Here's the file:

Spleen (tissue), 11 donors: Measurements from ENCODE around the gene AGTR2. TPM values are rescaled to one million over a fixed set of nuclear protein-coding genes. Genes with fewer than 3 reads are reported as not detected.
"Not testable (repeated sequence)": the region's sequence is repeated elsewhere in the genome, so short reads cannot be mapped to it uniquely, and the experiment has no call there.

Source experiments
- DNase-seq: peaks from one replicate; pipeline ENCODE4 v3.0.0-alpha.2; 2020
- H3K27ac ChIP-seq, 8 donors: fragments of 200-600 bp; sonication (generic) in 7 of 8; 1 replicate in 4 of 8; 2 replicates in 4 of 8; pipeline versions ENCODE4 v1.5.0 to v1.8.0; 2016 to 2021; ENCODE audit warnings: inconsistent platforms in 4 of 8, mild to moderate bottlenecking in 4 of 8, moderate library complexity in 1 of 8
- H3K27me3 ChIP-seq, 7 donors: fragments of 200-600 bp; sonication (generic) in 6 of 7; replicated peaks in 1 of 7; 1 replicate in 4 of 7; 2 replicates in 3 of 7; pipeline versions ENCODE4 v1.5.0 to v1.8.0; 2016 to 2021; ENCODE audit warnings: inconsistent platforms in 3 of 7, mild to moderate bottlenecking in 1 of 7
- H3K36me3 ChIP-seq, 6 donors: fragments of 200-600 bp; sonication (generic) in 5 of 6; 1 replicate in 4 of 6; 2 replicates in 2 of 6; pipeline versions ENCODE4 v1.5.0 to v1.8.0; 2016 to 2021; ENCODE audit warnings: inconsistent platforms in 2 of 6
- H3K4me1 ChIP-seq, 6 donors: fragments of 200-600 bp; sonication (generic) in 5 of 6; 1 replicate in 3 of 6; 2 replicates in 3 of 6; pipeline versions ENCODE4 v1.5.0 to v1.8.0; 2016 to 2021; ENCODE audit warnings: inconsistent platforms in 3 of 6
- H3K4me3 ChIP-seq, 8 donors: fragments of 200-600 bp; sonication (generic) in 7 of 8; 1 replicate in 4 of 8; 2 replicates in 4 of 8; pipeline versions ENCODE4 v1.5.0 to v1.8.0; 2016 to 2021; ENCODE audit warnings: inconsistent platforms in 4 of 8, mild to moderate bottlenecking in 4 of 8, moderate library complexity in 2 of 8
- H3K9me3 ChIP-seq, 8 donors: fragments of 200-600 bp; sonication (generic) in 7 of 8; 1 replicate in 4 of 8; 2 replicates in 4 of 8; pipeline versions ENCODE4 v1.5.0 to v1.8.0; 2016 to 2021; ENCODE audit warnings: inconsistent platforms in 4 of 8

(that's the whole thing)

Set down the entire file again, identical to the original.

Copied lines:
Spleen (tissue), 11 donors: Measurements from ENCODE around the gene AGTR2. TPM values are rescaled to one million over a fixed set of nuclear protein-coding genes. Genes with fewer than 3 reads are reported as not detected.
"Not testable (repeated sequence)": the region's sequence is repeated elsewhere in the genome, so short reads cannot be mapped to it uniquely, and the experiment has no call there.

Source experiments
- DNase-seq: peaks from one replicate; pipeline ENCODE4 v3.0.0-alpha.2; 2020
- H3K27ac ChIP-seq, 8 donors: fragments of 200-600 bp; sonication (generic) in 7 of 8; 1 replicate in 4 of 8; 2 replicates in 4 of 8; pipeline versions ENCODE4 v1.5.0 to v1.8.0; 2016 to 2021; ENCODE audit warnings: inconsistent platforms in 4 of 8, mild to moderate bottlenecking in 4 of 8, moderate library complexity in 1 of 8
- H3K27me3 ChIP-seq, 7 donors: fragments of 200-600 bp; sonication (generic) in 6 of 7; replicated peaks in 1 of 7; 1 replicate in 4 of 7; 2 replicates in 3 of 7; pipeline versions ENCODE4 v1.5.0 to v1.8.0; 2016 to 2021; ENCODE audit warnings: inconsistent platforms in 3 of 7, mild to moderate bottlenecking in 1 of 7
- H3K36me3 ChIP-seq, 6 donors: fragments of 200-600 bp; sonication (generic) in 5 of 6; 1 replicate in 4 of 6; 2 replicates in 2 of 6; pipeline versions ENCODE4 v1.5.0 to v1.8.0; 2016 to 2021; ENCODE audit warnings: inconsistent platforms in 2 of 6
- H3K4me1 ChIP-seq, 6 donors: fragments of 200-600 bp; sonication (generic) in 5 of 6; 1 replicate in 3 of 6; 2 replicates in 3 of 6; pipeline versions ENCODE4 v1.5.0 to v1.8.0; 2016 to 2021; ENCODE audit warnings: inconsistent platforms in 3 of 6
- H3K4me3 ChIP-seq, 8 donors: fragments of 200-600 bp; sonication (generic) in 7 of 8; 1 replicate in 4 of 8; 2 replicates in 4 of 8; pipeline versions ENCODE4 v1.5.0 to v1.8.0; 2016 to 2021; ENCODE audit warnings: inconsistent platforms in 4 of 8, mild to moderate bottlenecking in 4 of 8, moderate library complexity in 2 of 8
- H3K9me3 ChIP-seq, 8 donors: fragments of 200-600 bp; sonication (generic) in 7 of 8; 1 replicate in 4 of 8; 2 replicates in 4 of 8; pipeline versions ENCODE4 v1.5.0 to v1.8.0; 2016 to 2021; ENCODE audit warnings: inconsistent platforms in 4 of 8